At the heart of the Booker T. Washington Academy is a highly structured curriculum that sets high expectations and provides individualized monitoring to assist Scholars in attaining ambitious goals for achievement. The Booker T. Washington Academy provides a strong academic foundation for Scholars that will prepare them for success throughout life.
Early reading involves phonemic awareness, phonics, fluency, vocabulary and comprehension. The reading curriculum at Booker T. Washington Academy is designed to address all five elements. Comprehension is the ultimate goal for reading. It is driven by decoding of text compounded with the comprehension of language which ultimately leads to reading to gain meaning. The approach used centers around the Science of Reading and involves a structured literacy approach. Scholars are provided with repeated opportunities with decodable text that have ample representation of the phonetic elements. In this model, instruction is assessment-driven and requires continued progress monitoring to measure outcomes and guide differentiated instruction. All reading instructional materials are aligned to the Common Core State Standards. The model is a workshop approach using Wonders as a primary resource. The instructional methods include a combination of direct instruction, guided reading groups, and independent reading.
Additionally, Booker T. Washington Academy uses the highly effective Reading Mastery program for K-2 scholars to support practice with decoding. As Booker T. Washington Academy scholars learn their letter formations, they acquire simultaneously the rules that govern the spelling and the pronunciation of the English language. The Reading Mastery program uses Direct Instruction (DI), which allows scholars to learn how to read letters, words, and stories both aloud and silently. DI is specifically designed to ensure that scholars’ individual needs are identified quickly and addressed appropriately. Scholars are placed in small instructional groupings based on their performance on reading assessments, so instruction can be specifically targeted to meet their learning needs. The groupings are flexible and are adjusted regularly depending on the scholars’ individual progress. Scholars performing below target receive instruction geared to their level of knowledge, which will allow them to fill any learning gaps quickly and then accelerate. This mastery-based approach is an important strength of the program. Specific attention is given to the written and spoken language. With guided practice in reading sentences and simple stories, scholars quickly develop basic skills, such as identifying sounds and blending, and move on to more advanced decoding skills.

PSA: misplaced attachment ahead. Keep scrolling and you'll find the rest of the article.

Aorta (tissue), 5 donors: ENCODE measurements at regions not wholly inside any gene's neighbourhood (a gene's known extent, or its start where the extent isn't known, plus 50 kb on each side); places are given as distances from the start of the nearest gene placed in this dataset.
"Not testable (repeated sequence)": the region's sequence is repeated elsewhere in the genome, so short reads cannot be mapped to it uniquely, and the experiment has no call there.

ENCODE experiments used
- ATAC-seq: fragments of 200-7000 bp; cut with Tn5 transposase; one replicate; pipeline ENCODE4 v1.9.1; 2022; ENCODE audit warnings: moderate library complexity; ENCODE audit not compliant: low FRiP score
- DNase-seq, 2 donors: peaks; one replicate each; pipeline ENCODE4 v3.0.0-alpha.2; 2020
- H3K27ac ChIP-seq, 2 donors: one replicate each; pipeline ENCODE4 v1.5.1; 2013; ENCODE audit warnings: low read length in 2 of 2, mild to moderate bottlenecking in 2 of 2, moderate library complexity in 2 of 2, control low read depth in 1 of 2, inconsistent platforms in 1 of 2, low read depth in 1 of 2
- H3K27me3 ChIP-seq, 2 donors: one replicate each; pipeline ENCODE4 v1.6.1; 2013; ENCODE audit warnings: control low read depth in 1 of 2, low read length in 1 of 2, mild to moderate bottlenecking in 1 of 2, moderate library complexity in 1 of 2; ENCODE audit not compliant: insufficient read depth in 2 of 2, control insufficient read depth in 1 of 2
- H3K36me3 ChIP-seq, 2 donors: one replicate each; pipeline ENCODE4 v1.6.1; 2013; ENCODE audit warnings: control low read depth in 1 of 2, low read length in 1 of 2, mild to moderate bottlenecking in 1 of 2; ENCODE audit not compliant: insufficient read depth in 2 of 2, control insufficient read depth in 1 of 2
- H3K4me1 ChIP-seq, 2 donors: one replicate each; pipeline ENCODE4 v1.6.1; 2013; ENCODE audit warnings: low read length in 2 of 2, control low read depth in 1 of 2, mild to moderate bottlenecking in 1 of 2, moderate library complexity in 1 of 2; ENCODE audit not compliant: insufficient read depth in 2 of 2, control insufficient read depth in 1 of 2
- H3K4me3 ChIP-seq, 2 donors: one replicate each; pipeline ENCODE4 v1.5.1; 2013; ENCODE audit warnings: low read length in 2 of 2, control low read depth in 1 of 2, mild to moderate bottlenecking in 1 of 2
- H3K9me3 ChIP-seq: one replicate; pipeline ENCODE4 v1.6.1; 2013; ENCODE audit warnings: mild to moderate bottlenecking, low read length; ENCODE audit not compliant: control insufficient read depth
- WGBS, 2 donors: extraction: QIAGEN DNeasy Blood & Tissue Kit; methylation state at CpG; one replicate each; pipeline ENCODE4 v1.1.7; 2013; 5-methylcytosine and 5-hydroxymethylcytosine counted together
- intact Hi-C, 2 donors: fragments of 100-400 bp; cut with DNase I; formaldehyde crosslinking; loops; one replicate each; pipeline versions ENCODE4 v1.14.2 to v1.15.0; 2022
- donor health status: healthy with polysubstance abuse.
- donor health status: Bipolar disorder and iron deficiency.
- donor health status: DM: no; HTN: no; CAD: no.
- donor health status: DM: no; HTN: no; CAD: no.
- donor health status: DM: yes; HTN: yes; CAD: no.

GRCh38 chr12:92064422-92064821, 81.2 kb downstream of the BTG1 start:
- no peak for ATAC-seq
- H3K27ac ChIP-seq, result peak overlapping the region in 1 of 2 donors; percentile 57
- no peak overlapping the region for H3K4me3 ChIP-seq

Reading Comprehension is taught throughout the reading block, but reinforced again during social studies instruction. The core curriculum used has been developed by the Core Knowledge Foundation. The Grade K-3 series is called the “Listening and Learning,” and the content is taught through read aloud. Grade 4 is called “History and Geography” and is the introduction to textbook reading. Scholars are exposed to an extensive amount of content. This serves to provide students with background knowledge and vocabulary in informational text. Many less affluent Scholars fall significantly short of their more affluent peers in the scope of their vocabulary, which severely limits their reading comprehension and communication skills, and ultimately serves as a barrier to success. As a result, Scholar's exhibiting deficits in vocabulary tend to fall further and further behind their peers each year. The Common Core State Standards require students to read informational texts, and so providing students with extensive background knowledge about a variety of topics allows students to read these types of texts with understanding.